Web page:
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Should Superhero Movies Just Skip The Origin Stories?

Illustration for article titled Should Superhero Movies Just Skip The Origin Stories?

Sometimes, knowing the origin of where a character comes and how he or she got there forms an essential backdrop for a story to take place against. And sometimes, it just gets in the way.

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After getting a first look at what may be Doctor Doom's new costume, a discussion began about just how much backstory we really needed to know about the heroes and villains that populate our screen.

Some commenters asked whether focusing on all that energy on character origins was getting in the way of really finding out much about those characters — and their stories — at all:

RemusShepherd

Hollywood is obsessed with 'why'. They think that if they don't explain 'why', preferably in monosyllabic sentences, the audience won't 'get' the movie.

Doom's costume poses a lot of 'why' questions. Why is he wearing armor? Why does have have a medieval baldric over that armor? If he's a scientist, why doesn't he look sciencey? Why does he wear a mask, and can the movie get away with a villain wearing a mask that obscures his emoting? If he's wearing a mask because he's monstrous, how can he have intricately carved armor and gold/brass accessories? Is he homeless, ugly, and poor, or is he rich and beautiful? (Those are the only two types of people in Hollywood movies.)

The first FF movie answered almost all of those questions by giving him an origin story about liquid metal infusing with his body or whatever, I don't even remember it. :) No, that had nothing to do with the character but it answers the questions.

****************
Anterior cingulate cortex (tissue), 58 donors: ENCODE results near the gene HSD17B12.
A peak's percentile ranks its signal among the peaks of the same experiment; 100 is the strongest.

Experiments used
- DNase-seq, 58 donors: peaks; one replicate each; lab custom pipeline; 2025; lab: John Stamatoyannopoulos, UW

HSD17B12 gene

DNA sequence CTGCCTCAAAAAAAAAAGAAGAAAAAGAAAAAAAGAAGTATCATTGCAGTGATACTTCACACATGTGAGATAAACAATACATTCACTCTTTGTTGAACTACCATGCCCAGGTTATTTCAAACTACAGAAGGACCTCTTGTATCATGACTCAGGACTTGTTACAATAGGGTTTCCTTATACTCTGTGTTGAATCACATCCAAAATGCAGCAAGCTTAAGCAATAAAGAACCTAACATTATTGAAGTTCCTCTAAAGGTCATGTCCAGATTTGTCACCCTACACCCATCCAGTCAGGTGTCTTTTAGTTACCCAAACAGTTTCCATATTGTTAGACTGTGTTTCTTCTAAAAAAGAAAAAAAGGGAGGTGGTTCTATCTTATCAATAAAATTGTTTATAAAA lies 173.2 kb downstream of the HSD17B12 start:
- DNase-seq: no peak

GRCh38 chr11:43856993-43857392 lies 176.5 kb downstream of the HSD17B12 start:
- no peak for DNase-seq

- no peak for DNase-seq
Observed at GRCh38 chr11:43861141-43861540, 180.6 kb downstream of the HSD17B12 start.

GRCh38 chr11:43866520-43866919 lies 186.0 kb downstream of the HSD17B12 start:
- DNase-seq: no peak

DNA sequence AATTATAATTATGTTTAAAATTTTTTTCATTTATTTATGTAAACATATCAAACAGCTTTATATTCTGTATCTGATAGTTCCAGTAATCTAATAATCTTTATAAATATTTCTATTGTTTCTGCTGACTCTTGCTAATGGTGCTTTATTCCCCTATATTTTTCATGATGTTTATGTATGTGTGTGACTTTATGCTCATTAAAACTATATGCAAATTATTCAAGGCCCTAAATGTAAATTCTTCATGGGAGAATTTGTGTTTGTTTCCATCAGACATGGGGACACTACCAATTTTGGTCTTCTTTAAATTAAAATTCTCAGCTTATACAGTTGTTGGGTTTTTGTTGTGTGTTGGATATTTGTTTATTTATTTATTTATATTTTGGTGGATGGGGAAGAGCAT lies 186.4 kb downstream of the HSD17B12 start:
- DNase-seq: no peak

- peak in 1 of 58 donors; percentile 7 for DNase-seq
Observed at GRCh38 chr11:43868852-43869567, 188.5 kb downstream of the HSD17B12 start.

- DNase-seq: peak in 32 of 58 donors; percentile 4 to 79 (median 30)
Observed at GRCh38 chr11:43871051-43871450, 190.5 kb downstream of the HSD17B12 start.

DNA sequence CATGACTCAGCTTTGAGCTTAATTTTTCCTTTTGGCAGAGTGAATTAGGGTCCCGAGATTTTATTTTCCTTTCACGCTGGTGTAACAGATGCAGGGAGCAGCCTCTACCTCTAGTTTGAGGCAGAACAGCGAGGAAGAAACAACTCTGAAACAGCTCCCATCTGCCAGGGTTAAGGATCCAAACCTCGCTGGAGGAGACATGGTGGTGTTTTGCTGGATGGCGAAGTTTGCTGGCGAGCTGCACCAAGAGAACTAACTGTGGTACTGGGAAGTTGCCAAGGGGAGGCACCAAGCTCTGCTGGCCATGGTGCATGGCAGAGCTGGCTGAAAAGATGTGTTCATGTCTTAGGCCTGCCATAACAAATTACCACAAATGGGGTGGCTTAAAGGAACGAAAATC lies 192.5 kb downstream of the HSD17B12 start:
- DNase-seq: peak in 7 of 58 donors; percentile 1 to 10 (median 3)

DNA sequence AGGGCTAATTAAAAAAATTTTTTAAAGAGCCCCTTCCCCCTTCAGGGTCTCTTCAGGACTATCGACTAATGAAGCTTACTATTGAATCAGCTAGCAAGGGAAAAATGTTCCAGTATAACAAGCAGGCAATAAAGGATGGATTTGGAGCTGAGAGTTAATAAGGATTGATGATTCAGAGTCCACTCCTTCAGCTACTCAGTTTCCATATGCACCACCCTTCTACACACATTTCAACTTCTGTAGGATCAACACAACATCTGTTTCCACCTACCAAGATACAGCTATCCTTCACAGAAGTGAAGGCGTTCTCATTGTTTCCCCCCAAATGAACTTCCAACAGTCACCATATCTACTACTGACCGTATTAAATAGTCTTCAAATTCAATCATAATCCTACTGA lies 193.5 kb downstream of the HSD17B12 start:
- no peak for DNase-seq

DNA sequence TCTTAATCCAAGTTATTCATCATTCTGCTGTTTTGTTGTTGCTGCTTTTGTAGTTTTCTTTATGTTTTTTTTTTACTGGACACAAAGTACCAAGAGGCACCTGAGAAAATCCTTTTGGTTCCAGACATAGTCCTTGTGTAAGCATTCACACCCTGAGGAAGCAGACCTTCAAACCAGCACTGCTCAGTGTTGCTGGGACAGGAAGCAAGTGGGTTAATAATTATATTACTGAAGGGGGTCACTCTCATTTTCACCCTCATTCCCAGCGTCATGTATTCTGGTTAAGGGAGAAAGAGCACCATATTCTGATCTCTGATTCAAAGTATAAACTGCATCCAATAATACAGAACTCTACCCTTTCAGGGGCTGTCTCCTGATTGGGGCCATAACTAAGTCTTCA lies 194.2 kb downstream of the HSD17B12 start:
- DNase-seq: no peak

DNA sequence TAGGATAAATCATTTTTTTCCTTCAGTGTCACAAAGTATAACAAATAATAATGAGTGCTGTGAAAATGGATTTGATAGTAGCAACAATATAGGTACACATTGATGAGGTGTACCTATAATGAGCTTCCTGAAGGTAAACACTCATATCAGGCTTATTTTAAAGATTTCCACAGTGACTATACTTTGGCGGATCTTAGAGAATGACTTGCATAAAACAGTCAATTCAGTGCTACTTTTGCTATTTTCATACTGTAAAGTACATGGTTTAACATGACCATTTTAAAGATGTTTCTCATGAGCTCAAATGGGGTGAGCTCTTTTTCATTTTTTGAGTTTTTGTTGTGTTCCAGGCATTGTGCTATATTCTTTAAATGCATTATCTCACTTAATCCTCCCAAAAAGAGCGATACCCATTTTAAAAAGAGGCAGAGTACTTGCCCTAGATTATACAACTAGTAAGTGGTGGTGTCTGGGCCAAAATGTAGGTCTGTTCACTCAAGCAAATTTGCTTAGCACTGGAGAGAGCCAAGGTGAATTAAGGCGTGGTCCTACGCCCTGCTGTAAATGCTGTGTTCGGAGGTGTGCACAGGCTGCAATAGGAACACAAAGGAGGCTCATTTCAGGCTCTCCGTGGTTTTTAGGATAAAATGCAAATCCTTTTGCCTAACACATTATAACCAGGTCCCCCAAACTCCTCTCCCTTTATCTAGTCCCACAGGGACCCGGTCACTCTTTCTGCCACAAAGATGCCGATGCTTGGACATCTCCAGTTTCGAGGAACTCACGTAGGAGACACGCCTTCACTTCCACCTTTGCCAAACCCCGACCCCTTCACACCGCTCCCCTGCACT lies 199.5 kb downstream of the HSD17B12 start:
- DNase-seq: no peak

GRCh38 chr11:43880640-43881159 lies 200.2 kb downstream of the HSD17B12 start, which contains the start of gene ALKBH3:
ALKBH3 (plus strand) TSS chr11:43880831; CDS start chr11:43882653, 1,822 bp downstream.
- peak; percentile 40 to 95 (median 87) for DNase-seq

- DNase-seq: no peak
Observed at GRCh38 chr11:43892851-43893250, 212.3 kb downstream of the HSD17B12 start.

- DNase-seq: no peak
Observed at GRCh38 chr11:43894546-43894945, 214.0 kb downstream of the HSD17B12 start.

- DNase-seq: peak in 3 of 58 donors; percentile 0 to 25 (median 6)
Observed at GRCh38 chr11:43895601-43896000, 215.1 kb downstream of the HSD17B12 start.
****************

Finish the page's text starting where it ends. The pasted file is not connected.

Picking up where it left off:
Gene Jacket

This is another area where Marvel Studios continues to dominate the competition. They assume we're familiar with the tropes of superheroes, and don't bother trying to over-explain things that honestly don't matter. Doom is the villain, he should look villainous, why wouldn't he make himself a bad-ass set of armor? His face is horribly scarred, so a Mask makes perfect sense without much explanation, the rest of the armor looks awesome. It's a costume, these things come with the territory, people should understand that by now.

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Do you need your characters to come with an origin story, or do your prefer to just infer some of the details about where they came from, while letting the story unspool the rest? Tell us why in the comments below.

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DISCUSSION

thayderla
Thayder, SJW

If it is for Superman, Batman, the Fantastic Four, Spiderman, a good portion of the Xmen, The heroes from phase one and two of the MCU, then yes by dear God skip the origin.

And some others suit it well. Dredd. Maybe Doctor Strange if they go that route...

but a good origin can humanize your hero and really showcase the heroes journey.